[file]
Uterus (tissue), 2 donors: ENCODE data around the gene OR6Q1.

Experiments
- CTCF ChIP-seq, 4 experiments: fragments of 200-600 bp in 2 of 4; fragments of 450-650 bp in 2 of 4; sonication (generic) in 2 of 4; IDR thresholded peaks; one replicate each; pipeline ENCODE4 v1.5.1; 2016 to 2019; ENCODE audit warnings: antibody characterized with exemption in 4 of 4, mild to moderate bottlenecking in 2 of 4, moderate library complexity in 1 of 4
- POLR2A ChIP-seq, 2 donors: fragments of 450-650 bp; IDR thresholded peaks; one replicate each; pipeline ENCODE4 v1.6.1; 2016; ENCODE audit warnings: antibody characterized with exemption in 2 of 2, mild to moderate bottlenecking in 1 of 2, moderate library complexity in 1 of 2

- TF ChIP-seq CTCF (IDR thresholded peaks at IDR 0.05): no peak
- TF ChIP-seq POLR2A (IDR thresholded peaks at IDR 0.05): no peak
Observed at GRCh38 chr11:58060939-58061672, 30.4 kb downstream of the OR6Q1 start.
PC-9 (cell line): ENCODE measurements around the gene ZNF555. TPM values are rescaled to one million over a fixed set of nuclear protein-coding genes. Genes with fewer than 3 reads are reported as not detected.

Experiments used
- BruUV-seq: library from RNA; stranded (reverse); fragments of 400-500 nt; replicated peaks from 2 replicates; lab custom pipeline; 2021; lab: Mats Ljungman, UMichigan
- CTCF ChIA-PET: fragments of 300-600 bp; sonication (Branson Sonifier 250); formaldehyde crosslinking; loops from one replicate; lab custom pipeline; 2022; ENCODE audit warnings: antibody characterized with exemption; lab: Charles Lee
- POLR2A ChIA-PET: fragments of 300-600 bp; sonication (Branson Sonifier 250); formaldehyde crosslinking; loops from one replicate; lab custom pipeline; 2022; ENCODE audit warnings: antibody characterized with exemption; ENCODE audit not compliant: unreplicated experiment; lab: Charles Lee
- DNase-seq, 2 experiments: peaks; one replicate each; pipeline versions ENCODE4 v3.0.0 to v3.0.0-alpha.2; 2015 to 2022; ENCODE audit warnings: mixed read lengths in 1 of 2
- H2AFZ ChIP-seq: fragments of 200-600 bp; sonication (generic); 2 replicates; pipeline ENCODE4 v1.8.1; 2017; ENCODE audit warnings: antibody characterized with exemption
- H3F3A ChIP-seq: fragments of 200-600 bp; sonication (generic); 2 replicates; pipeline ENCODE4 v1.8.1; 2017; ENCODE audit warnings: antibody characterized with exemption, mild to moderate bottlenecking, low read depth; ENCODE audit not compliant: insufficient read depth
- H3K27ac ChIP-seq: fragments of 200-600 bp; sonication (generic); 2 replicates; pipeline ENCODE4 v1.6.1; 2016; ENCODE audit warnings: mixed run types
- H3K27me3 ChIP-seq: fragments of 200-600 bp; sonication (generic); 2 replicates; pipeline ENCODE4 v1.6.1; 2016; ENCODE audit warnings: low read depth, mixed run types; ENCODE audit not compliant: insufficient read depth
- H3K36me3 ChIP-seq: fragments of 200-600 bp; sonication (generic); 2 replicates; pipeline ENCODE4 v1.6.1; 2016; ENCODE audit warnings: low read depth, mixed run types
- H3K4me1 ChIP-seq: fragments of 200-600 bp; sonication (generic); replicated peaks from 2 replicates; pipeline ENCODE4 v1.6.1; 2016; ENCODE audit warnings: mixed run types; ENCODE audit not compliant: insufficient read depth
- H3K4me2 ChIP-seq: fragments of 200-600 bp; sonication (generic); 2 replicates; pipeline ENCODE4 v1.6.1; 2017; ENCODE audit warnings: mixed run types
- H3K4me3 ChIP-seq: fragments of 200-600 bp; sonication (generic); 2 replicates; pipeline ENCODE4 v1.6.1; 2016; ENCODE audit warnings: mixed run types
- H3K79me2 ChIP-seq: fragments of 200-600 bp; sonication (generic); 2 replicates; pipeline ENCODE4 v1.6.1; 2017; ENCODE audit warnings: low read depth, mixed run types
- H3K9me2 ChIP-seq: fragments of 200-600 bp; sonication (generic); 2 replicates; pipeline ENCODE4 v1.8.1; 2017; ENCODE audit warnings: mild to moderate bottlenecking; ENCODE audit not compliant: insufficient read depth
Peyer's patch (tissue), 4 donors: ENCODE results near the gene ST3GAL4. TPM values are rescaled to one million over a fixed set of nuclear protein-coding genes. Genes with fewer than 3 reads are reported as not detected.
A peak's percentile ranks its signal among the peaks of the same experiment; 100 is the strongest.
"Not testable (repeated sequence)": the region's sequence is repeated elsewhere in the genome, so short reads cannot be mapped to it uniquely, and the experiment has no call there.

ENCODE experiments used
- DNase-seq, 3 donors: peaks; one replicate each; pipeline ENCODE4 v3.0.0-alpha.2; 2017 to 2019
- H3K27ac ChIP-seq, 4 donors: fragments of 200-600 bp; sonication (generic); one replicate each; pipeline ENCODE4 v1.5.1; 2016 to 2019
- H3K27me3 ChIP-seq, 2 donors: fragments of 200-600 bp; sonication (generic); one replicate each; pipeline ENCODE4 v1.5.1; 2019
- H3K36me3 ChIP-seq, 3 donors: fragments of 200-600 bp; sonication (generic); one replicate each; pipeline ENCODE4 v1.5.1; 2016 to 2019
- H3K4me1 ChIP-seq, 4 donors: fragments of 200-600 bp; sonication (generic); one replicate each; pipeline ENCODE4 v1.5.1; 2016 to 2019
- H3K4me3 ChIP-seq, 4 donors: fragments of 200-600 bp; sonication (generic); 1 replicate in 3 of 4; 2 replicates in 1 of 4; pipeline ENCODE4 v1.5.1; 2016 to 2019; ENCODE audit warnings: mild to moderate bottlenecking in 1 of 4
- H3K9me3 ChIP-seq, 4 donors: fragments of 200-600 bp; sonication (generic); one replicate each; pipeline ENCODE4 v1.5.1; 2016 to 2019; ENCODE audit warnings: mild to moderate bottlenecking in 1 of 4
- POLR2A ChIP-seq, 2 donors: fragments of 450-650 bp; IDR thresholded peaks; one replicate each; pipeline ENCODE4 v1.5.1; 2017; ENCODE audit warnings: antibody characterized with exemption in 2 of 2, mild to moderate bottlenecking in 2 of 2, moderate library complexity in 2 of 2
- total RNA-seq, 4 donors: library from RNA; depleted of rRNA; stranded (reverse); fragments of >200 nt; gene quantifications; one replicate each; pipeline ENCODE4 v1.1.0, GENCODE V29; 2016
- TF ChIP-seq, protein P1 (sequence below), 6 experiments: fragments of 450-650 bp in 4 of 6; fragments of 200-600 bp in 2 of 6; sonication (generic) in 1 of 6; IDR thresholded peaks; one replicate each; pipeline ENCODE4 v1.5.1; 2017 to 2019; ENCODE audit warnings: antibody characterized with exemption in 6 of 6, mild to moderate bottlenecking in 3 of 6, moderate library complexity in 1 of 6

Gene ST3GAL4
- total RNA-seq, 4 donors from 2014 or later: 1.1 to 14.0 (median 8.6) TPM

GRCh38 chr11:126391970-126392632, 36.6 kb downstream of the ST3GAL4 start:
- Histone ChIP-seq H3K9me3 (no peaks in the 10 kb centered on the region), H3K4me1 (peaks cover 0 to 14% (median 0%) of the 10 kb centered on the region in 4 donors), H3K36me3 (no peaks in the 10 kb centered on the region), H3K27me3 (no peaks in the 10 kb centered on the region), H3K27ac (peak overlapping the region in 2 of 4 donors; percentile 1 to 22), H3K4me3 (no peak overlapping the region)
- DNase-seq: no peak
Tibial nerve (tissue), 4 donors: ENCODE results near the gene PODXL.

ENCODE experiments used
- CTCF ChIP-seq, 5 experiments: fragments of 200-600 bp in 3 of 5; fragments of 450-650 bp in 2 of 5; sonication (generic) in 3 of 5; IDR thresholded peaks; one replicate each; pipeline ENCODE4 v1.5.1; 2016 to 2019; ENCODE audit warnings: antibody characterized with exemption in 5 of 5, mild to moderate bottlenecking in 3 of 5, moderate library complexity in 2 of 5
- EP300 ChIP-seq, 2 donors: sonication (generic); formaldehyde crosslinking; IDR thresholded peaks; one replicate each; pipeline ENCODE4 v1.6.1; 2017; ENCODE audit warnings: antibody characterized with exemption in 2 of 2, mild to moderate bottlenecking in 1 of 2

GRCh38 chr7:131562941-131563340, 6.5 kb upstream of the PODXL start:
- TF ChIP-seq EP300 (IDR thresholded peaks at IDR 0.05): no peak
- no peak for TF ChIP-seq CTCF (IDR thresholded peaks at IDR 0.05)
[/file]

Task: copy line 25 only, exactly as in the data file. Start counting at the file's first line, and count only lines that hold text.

A peak's percentile ranks its signal among the peaks of the same experiment; 100 is the strongest.